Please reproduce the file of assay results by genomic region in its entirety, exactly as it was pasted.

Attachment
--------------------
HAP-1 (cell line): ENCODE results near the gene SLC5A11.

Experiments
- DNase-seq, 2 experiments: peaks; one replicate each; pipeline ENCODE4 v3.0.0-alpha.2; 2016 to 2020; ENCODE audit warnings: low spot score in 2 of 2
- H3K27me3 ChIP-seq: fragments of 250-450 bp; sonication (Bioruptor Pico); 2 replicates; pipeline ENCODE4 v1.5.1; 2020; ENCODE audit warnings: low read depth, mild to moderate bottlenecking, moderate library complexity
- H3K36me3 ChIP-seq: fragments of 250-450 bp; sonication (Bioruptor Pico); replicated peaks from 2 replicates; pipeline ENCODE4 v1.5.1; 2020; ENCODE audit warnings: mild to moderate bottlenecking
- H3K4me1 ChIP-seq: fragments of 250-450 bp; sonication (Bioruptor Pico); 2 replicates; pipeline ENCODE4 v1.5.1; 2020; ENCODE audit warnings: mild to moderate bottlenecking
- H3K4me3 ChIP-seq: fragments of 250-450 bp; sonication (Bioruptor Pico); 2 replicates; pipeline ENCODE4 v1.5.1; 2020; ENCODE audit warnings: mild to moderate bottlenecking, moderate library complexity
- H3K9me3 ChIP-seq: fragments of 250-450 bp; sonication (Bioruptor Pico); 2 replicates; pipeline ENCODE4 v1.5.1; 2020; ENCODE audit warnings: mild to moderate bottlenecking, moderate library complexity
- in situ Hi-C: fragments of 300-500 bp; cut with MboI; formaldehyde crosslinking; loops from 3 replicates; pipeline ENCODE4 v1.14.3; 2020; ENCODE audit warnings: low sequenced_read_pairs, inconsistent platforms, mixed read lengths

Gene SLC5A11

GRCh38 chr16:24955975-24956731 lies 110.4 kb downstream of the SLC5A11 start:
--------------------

HAP-1 (cell line): ENCODE results near the gene SLC5A11.

Experiments
- DNase-seq, 2 experiments: peaks; one replicate each; pipeline ENCODE4 v3.0.0-alpha.2; 2016 to 2020; ENCODE audit warnings: low spot score in 2 of 2
- H3K27me3 ChIP-seq: fragments of 250-450 bp; sonication (Bioruptor Pico); 2 replicates; pipeline ENCODE4 v1.5.1; 2020; ENCODE audit warnings: low read depth, mild to moderate bottlenecking, moderate library complexity
- H3K36me3 ChIP-seq: fragments of 250-450 bp; sonication (Bioruptor Pico); replicated peaks from 2 replicates; pipeline ENCODE4 v1.5.1; 2020; ENCODE audit warnings: mild to moderate bottlenecking
- H3K4me1 ChIP-seq: fragments of 250-450 bp; sonication (Bioruptor Pico); 2 replicates; pipeline ENCODE4 v1.5.1; 2020; ENCODE audit warnings: mild to moderate bottlenecking
- H3K4me3 ChIP-seq: fragments of 250-450 bp; sonication (Bioruptor Pico); 2 replicates; pipeline ENCODE4 v1.5.1; 2020; ENCODE audit warnings: mild to moderate bottlenecking, moderate library complexity
- H3K9me3 ChIP-seq: fragments of 250-450 bp; sonication (Bioruptor Pico); 2 replicates; pipeline ENCODE4 v1.5.1; 2020; ENCODE audit warnings: mild to moderate bottlenecking, moderate library complexity
- in situ Hi-C: fragments of 300-500 bp; cut with MboI; formaldehyde crosslinking; loops from 3 replicates; pipeline ENCODE4 v1.14.3; 2020; ENCODE audit warnings: low sequenced_read_pairs, inconsistent platforms, mixed read lengths

Gene SLC5A11

GRCh38 chr16:24955975-24956731 lies 110.4 kb downstream of the SLC5A11 start: